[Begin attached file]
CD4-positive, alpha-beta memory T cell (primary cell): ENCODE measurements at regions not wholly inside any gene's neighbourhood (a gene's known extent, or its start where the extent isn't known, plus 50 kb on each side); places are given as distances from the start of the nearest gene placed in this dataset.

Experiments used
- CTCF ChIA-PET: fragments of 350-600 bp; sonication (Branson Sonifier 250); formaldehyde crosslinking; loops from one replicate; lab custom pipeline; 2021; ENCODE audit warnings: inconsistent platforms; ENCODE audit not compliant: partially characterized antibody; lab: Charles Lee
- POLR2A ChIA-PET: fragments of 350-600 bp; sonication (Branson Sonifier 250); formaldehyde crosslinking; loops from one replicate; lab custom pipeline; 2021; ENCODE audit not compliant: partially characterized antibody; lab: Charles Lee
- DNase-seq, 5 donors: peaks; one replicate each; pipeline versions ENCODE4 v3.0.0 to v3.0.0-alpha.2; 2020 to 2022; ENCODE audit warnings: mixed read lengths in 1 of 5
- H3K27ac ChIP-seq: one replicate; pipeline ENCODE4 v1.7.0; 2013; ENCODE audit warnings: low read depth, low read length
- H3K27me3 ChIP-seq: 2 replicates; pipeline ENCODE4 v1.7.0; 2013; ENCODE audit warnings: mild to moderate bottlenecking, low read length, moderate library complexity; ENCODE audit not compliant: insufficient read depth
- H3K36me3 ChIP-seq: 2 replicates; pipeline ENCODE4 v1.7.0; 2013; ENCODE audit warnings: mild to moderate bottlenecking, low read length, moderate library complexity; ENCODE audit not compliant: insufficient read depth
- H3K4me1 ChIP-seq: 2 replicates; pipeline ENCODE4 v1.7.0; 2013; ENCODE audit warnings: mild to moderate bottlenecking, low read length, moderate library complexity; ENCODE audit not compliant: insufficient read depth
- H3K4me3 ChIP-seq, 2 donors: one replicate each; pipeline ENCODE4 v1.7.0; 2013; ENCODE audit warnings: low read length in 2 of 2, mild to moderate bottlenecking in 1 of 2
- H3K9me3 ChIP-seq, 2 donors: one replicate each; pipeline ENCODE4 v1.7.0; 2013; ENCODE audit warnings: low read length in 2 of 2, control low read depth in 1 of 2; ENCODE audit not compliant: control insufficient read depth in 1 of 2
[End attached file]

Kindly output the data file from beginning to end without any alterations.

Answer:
CD4-positive, alpha-beta memory T cell (primary cell): ENCODE measurements at regions not wholly inside any gene's neighbourhood (a gene's known extent, or its start where the extent isn't known, plus 50 kb on each side); places are given as distances from the start of the nearest gene placed in this dataset.

Experiments used
- CTCF ChIA-PET: fragments of 350-600 bp; sonication (Branson Sonifier 250); formaldehyde crosslinking; loops from one replicate; lab custom pipeline; 2021; ENCODE audit warnings: inconsistent platforms; ENCODE audit not compliant: partially characterized antibody; lab: Charles Lee
- POLR2A ChIA-PET: fragments of 350-600 bp; sonication (Branson Sonifier 250); formaldehyde crosslinking; loops from one replicate; lab custom pipeline; 2021; ENCODE audit not compliant: partially characterized antibody; lab: Charles Lee
- DNase-seq, 5 donors: peaks; one replicate each; pipeline versions ENCODE4 v3.0.0 to v3.0.0-alpha.2; 2020 to 2022; ENCODE audit warnings: mixed read lengths in 1 of 5
- H3K27ac ChIP-seq: one replicate; pipeline ENCODE4 v1.7.0; 2013; ENCODE audit warnings: low read depth, low read length
- H3K27me3 ChIP-seq: 2 replicates; pipeline ENCODE4 v1.7.0; 2013; ENCODE audit warnings: mild to moderate bottlenecking, low read length, moderate library complexity; ENCODE audit not compliant: insufficient read depth
- H3K36me3 ChIP-seq: 2 replicates; pipeline ENCODE4 v1.7.0; 2013; ENCODE audit warnings: mild to moderate bottlenecking, low read length, moderate library complexity; ENCODE audit not compliant: insufficient read depth
- H3K4me1 ChIP-seq: 2 replicates; pipeline ENCODE4 v1.7.0; 2013; ENCODE audit warnings: mild to moderate bottlenecking, low read length, moderate library complexity; ENCODE audit not compliant: insufficient read depth
- H3K4me3 ChIP-seq, 2 donors: one replicate each; pipeline ENCODE4 v1.7.0; 2013; ENCODE audit warnings: low read length in 2 of 2, mild to moderate bottlenecking in 1 of 2
- H3K9me3 ChIP-seq, 2 donors: one replicate each; pipeline ENCODE4 v1.7.0; 2013; ENCODE audit warnings: low read length in 2 of 2, control low read depth in 1 of 2; ENCODE audit not compliant: control insufficient read depth in 1 of 2